Dear Editors:

During the past several decades, substantial improvements in the treatment of Hodgkin lymphoma (HL) have led to improved prognosis after diagnosis [1]. Focus has shifted to mitigating the late toxicities associated with treatment. Both anthracycline chemotherapy and thoracic radiotherapy (RT), mainstays of HL treatment, are known cardiotoxic agents [2, 3]. Although modern treatment techniques, such as intensity-modulated radiotherapy and proton therapy (PT), have allowed radiation oncologists to drastically reduce RT doses to the heart, even small RT doses can increase the risk for late cardiac disease in long-term survivors [47]. Subclinical changes associated with RT-related cardiac disease likely precede the development of symptomatic disease [8]. There has been substantial interest in identifying noninvasive methods to determine patients at greatest risk for developing cardiac disease after RT and/or chemotherapy [9]. We report the results of a small, prospective study investigating the value of cardiac magnetic resonance imaging (MRI), at 5 years after RT, in identifying patients with RT-associated cardiac damage.

We conducted an institutional review board–approved prospective study of 5 patients treated with chemotherapy and PT for mediastinal HL. Patients were treated with PT between October 2009 and December 2010, and cardiac MRI scans were performed between June 2015 and October 2015. The PT was delivered via passive-scatter techniques. Free breathing or deep inspiration breath holds were used at the treating physician's discretion to minimize heart dose [10]. Demographic data and initial treatment details of the 5 patients are summarized in Table 1.

All patients had pretreatment echocardiograms reporting left ventricular ejection fraction (LVEF); all were within reference range. No patient had any diagnosis of cardiac disease at the time of treatment. Patients were treated with doxorubicin, bleomycin, vinblastine, and dacarbazine–based (ABVD) chemotherapy, followed by involved-site proton RT [11, 12]. Radiation dose distributions to the heart were calculated before treatment.

At 5 years, no patients had cardiac symptomatology. Gadolinium-enhanced cardiac MRIs were performed approximately 5 years after treatment, along with a transthoracic echocardiogram (TTE) and a serum brain natriuretic peptide (BNP). No patients had MRI evidence of cardiac dysfunction. The median LVEF on cardiac MRI (LVEFMRI) was 60% (range, 52%-61%), which generally agreed with the LVEF calculated by TTE (Table 1). Two patients did experience a decline in the LVEFMRI > 5% in the 5 years after treatment compared with their initial LVEF, as calculated by TTE. Those 2 patients were the only 2 patients to receive a mean cardiac RT of ≥ 10 Gy and a cumulative anthracycline dose exceeding 250 mg/m2, both known risk factors for the development of late cardiac disease [13]. Interestingly, the patient who received the most cardiotoxic therapy (patient 1) was the only one who also had an elevated BNP (182.4 pg/mL; the upper limit of the reference range at the testing laboratory was 125 pg/mL).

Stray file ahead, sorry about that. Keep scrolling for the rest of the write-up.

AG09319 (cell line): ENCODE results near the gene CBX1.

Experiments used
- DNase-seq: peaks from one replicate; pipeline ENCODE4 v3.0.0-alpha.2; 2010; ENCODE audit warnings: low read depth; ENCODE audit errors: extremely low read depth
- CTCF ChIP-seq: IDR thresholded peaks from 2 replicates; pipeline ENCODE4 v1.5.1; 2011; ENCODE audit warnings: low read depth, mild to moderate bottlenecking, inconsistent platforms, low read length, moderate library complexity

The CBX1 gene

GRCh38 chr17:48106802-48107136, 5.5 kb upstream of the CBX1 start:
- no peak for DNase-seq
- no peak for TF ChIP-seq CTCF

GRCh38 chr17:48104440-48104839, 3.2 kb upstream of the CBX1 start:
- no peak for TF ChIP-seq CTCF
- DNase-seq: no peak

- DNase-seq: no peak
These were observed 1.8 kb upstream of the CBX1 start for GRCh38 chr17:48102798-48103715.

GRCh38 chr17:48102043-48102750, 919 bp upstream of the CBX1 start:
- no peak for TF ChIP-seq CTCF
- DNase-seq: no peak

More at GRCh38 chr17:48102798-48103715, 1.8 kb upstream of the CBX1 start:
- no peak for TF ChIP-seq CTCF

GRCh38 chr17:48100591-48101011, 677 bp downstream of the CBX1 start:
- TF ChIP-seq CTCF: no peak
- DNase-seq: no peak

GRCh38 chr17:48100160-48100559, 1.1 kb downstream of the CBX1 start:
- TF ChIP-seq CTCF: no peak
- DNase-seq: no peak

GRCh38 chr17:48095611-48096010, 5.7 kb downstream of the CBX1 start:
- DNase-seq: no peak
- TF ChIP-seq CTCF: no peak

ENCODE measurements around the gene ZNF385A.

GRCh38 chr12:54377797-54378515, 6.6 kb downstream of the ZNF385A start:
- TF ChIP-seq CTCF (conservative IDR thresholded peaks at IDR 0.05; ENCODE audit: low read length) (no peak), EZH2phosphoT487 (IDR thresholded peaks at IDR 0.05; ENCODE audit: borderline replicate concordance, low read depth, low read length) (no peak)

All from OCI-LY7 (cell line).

In this small, prospective analysis, we show that cardiac MRI, as performed at our institution, at 5 years after treatment, did not identify significant cardiac changes, even in patients who received a relatively high burden of cardiotoxic therapy. Two patients with normal cardiac MRI findings did have a decline in LVEFMRI, although both patients' LVEFMRI remained within reference range. Because the 2 patients with LVEFMRI decline had the highest mean cardiac radiation dose and cumulative anthracycline dose—predictive factors for late cardiac disease—it is possible that these early LVEFMRI declines will predict later cardiac dysfunction. Symptomatic cardiac disease may take many years to develop when the heart is only exposed to modest RT doses. A Japanese study evaluating late-gadolinium enhancement on cardiac MRI, as a marker of RT-induced myocardial damage in survivors of esophageal cancer, found that at approximately 2 years after treatment, no evidence of myocardial damage was seen in areas receiving doses < 40 Gy [14].